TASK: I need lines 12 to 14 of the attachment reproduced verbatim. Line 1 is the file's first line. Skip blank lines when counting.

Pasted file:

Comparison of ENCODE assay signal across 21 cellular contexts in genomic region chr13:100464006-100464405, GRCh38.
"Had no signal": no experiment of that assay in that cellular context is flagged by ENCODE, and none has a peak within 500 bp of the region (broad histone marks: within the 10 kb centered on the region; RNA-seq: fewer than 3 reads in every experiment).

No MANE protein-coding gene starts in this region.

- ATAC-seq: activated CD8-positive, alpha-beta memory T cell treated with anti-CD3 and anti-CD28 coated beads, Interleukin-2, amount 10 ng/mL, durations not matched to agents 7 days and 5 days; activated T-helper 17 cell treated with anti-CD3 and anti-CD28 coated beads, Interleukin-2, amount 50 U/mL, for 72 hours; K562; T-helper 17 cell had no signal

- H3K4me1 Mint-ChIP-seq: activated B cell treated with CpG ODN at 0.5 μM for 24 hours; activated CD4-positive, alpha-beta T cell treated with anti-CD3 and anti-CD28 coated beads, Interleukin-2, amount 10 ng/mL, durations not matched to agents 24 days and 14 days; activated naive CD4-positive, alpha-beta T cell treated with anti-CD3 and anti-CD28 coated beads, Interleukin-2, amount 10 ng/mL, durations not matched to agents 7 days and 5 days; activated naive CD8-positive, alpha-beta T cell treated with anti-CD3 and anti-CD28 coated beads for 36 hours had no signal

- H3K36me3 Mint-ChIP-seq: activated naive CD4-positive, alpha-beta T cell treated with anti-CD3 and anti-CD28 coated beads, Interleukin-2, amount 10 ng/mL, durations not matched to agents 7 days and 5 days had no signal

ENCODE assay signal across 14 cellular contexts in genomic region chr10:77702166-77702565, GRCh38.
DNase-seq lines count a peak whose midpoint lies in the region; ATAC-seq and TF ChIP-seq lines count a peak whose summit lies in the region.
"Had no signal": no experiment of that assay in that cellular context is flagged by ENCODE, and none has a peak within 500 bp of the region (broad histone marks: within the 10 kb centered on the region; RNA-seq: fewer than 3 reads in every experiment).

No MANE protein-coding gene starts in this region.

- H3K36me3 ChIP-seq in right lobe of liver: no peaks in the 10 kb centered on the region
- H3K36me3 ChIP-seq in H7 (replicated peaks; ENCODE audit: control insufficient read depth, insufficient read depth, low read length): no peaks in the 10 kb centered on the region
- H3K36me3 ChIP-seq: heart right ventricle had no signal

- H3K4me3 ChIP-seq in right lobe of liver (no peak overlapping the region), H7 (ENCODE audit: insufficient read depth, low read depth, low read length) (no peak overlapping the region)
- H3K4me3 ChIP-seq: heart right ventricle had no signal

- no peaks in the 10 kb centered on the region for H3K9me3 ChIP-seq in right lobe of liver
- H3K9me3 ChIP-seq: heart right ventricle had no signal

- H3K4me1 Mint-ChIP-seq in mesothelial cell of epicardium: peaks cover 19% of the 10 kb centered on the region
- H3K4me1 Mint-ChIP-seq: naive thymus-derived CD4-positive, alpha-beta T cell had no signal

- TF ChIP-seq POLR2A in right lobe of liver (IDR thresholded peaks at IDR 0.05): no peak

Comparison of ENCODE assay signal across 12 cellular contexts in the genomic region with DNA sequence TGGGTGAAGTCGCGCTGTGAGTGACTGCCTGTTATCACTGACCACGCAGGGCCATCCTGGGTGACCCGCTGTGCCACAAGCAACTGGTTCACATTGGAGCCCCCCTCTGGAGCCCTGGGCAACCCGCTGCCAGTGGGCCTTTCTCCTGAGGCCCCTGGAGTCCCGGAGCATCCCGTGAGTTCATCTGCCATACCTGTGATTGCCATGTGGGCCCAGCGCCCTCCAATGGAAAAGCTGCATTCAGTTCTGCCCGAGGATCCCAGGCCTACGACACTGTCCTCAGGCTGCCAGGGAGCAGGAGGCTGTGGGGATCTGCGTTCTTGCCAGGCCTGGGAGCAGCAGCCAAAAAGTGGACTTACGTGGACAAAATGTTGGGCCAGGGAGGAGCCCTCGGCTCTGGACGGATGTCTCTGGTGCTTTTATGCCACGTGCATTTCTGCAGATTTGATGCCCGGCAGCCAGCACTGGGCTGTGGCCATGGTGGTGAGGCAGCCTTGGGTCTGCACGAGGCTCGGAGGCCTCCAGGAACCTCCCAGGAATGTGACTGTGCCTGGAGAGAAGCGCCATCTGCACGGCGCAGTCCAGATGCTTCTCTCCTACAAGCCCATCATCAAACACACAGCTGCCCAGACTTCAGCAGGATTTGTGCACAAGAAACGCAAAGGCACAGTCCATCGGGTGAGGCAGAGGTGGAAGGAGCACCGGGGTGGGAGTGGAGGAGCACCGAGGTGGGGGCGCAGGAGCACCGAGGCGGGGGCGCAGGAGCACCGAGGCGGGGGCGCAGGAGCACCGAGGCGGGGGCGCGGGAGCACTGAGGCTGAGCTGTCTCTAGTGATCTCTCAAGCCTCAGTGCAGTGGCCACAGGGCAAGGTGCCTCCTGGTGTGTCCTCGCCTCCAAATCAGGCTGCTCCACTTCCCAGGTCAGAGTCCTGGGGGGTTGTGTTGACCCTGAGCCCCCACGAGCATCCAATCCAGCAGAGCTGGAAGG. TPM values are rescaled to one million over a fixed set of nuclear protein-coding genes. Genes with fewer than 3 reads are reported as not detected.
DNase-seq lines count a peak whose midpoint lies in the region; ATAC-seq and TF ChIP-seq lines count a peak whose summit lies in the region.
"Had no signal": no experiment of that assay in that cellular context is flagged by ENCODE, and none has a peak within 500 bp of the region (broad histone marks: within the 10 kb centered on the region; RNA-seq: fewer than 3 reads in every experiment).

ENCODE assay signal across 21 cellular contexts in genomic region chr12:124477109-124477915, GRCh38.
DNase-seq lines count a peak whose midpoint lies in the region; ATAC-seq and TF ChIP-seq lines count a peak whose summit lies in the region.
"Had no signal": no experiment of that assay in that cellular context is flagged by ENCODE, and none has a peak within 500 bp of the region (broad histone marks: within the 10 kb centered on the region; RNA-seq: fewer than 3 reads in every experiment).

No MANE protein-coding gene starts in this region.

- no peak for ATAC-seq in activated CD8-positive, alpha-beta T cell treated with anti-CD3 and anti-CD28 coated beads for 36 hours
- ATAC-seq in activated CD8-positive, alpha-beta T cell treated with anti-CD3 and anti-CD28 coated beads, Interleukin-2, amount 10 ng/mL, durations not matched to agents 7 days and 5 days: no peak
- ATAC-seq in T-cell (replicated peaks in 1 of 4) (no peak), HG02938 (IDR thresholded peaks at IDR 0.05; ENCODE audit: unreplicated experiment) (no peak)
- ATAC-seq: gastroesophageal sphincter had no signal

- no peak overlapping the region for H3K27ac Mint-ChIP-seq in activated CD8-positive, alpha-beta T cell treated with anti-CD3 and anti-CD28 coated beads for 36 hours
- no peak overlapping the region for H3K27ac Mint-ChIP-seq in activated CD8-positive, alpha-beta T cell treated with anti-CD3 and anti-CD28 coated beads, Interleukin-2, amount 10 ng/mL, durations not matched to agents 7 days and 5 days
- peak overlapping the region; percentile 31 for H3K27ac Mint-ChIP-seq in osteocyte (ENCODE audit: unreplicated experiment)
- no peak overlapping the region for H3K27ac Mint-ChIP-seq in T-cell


- H3K36me3 ChIP-seq in H7 (replicated peaks; ENCODE audit: control insufficient read depth, insufficient read depth, low read length): no peaks in the 10 kb centered on the region
- H3K36me3 ChIP-seq: heart right ventricle had no signal

- H3K4me3 ChIP-seq in right lobe of liver (no peak overlapping the region), H7 (ENCODE audit: insufficient read depth, low read depth, low read length) (no peak overlapping the region)